(CTD is Northwestern University Center for Talent Development)

    Here is their eligibility requirements

    Eligibility
    CTD Academic Evaluation | Acceptable Tests for SEP Eligibility | Admission Portfolio


    To qualify for Saturday Enrichment Program (SEP) admission, students must be age 4 through grade 9 and must also provide evidence of one of the following criteria:

    Successful completion of a Center for Talent Development Saturday Enrichment Program, Gifted LearningLinks or Summer Program course in the subject area of the SEP course to which student is applying;
    A score at the 95th percentile or above on a nationally normed standardized test in the subject area of the SEP course to which student is applying;
    Participation in above grade-level testing such as the EXPLORE test taken in grades 3, 4, 5, or 6, the ACT or SAT test taken in grades 6, 7, 8 or 9 (Talent Search).
    Qualifying academic evaluation (available to students age 4 through grade 3) performed by Center for Talent Development or a similar testing agency; or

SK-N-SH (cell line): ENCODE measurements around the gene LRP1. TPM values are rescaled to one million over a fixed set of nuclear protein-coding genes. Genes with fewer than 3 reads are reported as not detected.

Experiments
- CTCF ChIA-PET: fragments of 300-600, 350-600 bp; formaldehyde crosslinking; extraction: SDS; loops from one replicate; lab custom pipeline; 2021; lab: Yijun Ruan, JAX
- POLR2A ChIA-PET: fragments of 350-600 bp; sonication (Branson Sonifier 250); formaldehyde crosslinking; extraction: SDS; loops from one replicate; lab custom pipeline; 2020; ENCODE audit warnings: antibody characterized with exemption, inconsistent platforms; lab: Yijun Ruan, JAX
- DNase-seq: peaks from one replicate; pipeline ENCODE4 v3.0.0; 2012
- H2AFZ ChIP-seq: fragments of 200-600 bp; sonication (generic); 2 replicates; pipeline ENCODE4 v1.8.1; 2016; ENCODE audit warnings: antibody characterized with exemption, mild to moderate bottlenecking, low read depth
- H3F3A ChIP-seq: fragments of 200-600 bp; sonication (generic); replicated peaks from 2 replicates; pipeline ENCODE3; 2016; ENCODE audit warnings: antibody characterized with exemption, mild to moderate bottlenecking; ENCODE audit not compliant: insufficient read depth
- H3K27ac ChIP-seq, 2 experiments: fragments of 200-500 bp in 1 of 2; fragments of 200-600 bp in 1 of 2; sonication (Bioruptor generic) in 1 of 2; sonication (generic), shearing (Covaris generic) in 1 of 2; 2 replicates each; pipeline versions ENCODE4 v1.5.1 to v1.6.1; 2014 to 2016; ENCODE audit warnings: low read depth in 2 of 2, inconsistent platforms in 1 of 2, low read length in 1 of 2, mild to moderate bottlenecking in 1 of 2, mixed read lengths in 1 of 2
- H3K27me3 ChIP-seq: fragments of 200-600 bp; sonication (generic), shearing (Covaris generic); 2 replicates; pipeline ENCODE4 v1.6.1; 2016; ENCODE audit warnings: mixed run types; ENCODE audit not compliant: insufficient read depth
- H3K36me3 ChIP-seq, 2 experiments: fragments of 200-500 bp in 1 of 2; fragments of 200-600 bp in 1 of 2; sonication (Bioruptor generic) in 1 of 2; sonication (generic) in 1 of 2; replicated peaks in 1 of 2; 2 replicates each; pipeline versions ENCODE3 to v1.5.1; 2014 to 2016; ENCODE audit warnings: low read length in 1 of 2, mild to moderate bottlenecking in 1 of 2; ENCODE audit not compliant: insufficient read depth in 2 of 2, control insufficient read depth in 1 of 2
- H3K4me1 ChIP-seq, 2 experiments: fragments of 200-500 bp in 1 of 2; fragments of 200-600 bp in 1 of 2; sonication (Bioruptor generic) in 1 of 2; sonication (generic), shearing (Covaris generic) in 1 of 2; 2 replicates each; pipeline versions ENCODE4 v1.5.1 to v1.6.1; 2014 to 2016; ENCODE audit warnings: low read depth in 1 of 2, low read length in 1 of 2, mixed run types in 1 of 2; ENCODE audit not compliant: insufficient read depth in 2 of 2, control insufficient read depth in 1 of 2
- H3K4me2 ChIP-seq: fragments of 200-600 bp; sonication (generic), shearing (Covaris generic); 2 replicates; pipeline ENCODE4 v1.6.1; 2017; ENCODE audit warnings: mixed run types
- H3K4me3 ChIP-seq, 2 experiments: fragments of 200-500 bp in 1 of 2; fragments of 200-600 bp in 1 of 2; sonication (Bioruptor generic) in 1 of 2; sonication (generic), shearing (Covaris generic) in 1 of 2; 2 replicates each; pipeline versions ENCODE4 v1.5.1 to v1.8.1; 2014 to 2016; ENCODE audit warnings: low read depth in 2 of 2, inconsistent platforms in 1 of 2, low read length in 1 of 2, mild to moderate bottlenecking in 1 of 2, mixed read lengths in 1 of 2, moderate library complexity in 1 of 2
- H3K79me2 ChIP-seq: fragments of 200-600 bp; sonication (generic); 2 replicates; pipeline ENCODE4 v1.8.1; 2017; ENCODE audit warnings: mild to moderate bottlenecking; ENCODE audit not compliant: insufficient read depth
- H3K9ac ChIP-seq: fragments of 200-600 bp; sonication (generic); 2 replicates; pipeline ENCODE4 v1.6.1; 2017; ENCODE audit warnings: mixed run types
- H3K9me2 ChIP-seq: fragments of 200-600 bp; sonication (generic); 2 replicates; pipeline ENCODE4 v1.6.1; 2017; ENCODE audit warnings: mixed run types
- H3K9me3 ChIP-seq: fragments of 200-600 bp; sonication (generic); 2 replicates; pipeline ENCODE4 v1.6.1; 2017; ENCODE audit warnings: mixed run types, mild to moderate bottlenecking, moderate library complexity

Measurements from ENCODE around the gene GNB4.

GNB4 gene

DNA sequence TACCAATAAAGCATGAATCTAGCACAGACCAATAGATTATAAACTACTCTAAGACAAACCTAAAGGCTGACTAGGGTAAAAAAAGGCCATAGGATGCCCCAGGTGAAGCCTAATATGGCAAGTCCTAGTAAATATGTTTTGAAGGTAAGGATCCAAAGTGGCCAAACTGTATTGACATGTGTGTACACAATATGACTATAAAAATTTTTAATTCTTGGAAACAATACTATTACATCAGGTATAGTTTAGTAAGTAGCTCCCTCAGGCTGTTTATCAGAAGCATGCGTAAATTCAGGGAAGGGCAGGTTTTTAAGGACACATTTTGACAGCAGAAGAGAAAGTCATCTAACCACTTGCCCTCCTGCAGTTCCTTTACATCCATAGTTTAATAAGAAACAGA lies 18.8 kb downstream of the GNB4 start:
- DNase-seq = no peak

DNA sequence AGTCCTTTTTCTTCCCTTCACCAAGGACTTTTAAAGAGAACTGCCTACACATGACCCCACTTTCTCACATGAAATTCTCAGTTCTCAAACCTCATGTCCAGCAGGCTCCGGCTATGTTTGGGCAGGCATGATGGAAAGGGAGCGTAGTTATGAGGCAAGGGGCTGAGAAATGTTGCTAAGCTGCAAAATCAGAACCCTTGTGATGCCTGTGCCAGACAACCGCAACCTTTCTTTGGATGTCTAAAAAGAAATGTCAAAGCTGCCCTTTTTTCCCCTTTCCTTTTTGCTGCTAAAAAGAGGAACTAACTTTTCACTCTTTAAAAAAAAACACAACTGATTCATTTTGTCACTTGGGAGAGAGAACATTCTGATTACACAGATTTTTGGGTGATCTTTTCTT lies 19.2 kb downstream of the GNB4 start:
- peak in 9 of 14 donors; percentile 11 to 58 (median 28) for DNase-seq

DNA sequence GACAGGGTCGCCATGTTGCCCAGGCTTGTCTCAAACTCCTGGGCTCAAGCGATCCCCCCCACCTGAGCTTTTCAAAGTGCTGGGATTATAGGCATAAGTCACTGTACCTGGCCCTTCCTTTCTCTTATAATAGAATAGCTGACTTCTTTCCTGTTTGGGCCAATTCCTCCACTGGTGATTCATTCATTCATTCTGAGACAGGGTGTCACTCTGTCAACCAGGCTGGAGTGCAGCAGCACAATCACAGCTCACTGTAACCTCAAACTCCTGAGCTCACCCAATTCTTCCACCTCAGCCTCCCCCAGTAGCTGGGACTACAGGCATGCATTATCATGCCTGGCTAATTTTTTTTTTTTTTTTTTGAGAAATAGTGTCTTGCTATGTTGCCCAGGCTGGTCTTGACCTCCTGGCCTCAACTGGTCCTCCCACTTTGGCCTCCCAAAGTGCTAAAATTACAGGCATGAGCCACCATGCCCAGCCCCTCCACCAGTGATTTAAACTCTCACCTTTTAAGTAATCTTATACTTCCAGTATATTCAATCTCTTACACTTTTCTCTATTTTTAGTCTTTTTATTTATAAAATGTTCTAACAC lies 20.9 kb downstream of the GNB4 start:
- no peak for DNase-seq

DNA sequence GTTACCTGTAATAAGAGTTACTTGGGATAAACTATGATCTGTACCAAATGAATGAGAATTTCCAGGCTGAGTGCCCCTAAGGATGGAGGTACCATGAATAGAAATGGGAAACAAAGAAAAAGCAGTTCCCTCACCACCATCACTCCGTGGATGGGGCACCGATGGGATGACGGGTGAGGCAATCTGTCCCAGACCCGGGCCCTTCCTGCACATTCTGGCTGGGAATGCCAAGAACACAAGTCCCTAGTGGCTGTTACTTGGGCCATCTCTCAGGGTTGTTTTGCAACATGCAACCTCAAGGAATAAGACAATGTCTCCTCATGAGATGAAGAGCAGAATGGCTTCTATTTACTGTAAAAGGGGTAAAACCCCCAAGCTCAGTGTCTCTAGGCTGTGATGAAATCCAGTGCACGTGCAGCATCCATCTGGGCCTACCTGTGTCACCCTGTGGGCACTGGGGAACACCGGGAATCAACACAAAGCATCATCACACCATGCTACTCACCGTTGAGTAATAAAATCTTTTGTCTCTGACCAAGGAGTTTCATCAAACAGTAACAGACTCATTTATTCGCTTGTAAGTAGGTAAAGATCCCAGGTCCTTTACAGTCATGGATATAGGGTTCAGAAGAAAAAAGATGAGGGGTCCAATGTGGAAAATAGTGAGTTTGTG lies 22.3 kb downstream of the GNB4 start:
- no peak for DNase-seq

Submission of an Admission Portfolio (an option only for students in grades 3 through 9).

    Top
    #144164 - 12/07/12 05:54 AM Re: Possible? [Re: slnews2]
    Jtooit Offline
    Member

    Registered: 04/03/11
    Posts: 187
    Yes, there are ways to qualify without school or state testing for both CTD and CTY. The school is not likely to care about the CTD classes if they don't see the child as gifted.

    Does your school do gifted testing or identification? Do you have state testing from the school? Many schools around us don't do GT testing until 3rd grade. If your child is younger the school may not have a program in place even if you can get the ID. My dd6 is in 1st and they don't have much to offer her. The math "enrichment" is a joke and the highest reading group is below her level. We are asking for more, but I'm aware it is unlikely to be much until 3rd grade. Our school is well aware of CTD. They won't consider enrichment classes a sign of Giftedness. They do however recommend it as a place to skip ahead in the Honors track later in middle school and high school.

    Are you trying to use the classes as evidence to the school?

    Top
    #144170 - 12/07/12 06:40 AM Re: Possible? [Re: slnews2]
    Dude Offline
    Member

    Registered: 10/04/11
    Posts: 2856
    In the case of the chameleon kid, it's very possible that the CTD program and the school see completely different kids. In the one environment in which being smart is cool, the child exhibits intelligence, and in the other environment, the child dumbs down deliberately. This is a common behavior among gifted girls in particular.